Kingdom Hearts exists in a unique place in the gaming lexicon. A bizarre mish-mash of eastern and western culture, of spiky-haired pretty boys teaming up with small, round cartoon characters to fight off the forces of darkness. A concept that sounds like the scribblings on a 12 year old’s notebook is actually a beloved franchise, with 10 main games at this point and an almost 20-year history.
With almost the entire franchise being made available on the Epic Games Store, there are people discovering and re-discovering these classics. But, why are these games so beloved? Is it really something as simple as smashing different nostalgic IP together? Does it have value on its own, separated from the worlds and stages it inhabits? And how is that value perceived? Is it something that can be so readily observed from a distance, divorced from its original, playable, medium?
There are plenty of obvious things people love about Kingdom Hearts. From answers that do, indeed, relate to nostalgia, to visit a world from their favorite Disney or Pixar film. To see it, to explore it, to interact with the characters in a new way. To see the hero, Sora, team up with Hercules and fight off Hades or the Hydra. To fight alongside Woody and Buzz Lightyear, fighting evil, possessed toys in a giant mall.
There are some who love the gameplay, the combat. The mix of Action RPG with light character action mechanics, focusing on keeping enemies in long combo strings, while ensuring you can properly handle their retaliation is a solid formula, one that has been refined for years. From the rather slow and clunky combat of the original, to the multitude of tools offered in later entries, it seems there are enough flavors for most fans of the genre.
There is a widespread speedrunning scene for the entire franchise, striving to beat the game quicker than before. To sharpen their skills and master the game’s mechanics. This scene is ever-growing, with better availability of the games on newer devices, such as the 1.5 and 2.5 collections on PS4, Xbox One, and now, PC. They’re even going farther, creating mods for these games to challenge themselves, such as the Kingdom Hearts 2 Randomizer. Randomly moving the location of items, equipment, and abilities every time you play, creating a fresh set of circumstances for the higher-skilled player to find a new challenge.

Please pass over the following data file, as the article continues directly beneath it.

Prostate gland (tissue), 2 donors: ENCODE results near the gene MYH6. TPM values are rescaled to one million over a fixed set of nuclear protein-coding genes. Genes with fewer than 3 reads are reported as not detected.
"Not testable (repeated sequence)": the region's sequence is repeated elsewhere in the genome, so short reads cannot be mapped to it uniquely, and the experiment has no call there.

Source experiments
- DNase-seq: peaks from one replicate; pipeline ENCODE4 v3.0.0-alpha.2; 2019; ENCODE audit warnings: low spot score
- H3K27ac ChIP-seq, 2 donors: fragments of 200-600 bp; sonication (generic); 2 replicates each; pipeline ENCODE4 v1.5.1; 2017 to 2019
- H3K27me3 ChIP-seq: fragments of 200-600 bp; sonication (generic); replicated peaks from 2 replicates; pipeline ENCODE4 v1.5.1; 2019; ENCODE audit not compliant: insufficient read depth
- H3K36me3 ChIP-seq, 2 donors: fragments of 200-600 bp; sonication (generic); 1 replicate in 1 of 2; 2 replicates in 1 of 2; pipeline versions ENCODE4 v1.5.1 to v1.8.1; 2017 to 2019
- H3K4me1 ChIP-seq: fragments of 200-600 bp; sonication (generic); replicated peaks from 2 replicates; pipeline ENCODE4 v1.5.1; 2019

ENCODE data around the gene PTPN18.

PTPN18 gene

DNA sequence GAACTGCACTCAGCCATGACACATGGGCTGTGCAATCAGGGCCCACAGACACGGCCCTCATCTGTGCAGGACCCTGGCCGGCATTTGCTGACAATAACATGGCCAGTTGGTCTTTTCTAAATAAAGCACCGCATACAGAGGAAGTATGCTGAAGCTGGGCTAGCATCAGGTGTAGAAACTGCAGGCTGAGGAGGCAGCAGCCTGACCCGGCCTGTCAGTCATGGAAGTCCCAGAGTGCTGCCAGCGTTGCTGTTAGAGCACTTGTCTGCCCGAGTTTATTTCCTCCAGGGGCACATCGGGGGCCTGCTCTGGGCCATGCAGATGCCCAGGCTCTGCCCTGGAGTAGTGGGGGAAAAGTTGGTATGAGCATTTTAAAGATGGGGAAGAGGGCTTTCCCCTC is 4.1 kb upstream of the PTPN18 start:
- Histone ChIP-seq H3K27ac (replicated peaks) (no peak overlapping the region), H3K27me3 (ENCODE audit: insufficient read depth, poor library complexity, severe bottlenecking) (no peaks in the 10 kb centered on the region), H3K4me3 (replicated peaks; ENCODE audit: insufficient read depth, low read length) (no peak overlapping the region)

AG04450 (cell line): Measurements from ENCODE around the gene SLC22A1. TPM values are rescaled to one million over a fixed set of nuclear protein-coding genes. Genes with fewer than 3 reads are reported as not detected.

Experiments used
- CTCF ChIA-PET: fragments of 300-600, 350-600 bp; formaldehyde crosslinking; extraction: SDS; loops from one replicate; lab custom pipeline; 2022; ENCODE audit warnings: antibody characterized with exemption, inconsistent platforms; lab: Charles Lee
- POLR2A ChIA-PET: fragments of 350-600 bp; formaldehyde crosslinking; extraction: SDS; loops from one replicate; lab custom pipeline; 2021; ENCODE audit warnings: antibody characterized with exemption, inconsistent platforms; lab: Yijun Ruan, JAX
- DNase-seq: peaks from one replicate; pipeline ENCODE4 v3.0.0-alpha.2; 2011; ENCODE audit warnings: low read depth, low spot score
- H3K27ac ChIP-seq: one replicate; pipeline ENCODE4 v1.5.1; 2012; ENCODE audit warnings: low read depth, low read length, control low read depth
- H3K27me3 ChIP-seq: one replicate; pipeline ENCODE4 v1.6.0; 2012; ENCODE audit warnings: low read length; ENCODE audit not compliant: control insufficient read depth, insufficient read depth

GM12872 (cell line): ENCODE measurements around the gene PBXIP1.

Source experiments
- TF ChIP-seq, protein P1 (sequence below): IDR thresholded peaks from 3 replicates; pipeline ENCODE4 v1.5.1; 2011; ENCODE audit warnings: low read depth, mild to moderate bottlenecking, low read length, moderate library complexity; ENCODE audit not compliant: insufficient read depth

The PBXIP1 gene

But there’s one element of Kingdom Hearts that is probably the most widely discussed in the wider fandom, and the internet as a whole: The original story. The multi-game saga of Sora and his friends. His many, many friends. And his enemies. His many, many enemies. The butt of infinite jokes. And for good reason. The plot is silly, unnecessarily complicated, filled with rules that can change from entry to entry, powers undefined and power creep abound.
It is no masterpiece. And in the era of the internet, most popular online media criticism tends to boil down to surface-level readings of text, recounting plot points and pointing out inconsistencies. And for this style of content, Kingdom Hearts has always been ripe for the picking. To call it low-hanging fruit would be an understatement. It isn’t the lowest. You will always have jokes about the mushrooms in Super Mario being a ‘different kind of power-up’, or about how Link from Zelda being rude, breaking pots. But to mock Kingdom Hearts, lovingly or otherwise, comes pretty naturally.
However, the goal here is not to defend the plot of Kingdom Hearts. It is a mess. The majority of critiques about its structure, and how the scope of the story has evolved over the years tend to be fair, if not generally over exaggerated. The point is not to discredit these critiques, or that mocking something you love is somehow disdainful. I believe we are growing past the era of liking a piece of art only ironically.
In 2018, in the months leading up to the release of Kingdom Hearts III, many content creators on YouTube made videos all in a similar vein. “Everything you need to know before KH3”, “KH lore in 10 minutes”, and the like. These videos, while all factually correct, always irked me. I struggled to explain why, back then. They achieved what they set out to do, and often with well-produced execution. They explained concepts well, typically with a light-hearted and comedic tone. But, for me, they communicated more than just a plot synopsis. They helped point out to me one of Kingdom Hearts’ biggest strengths as a story.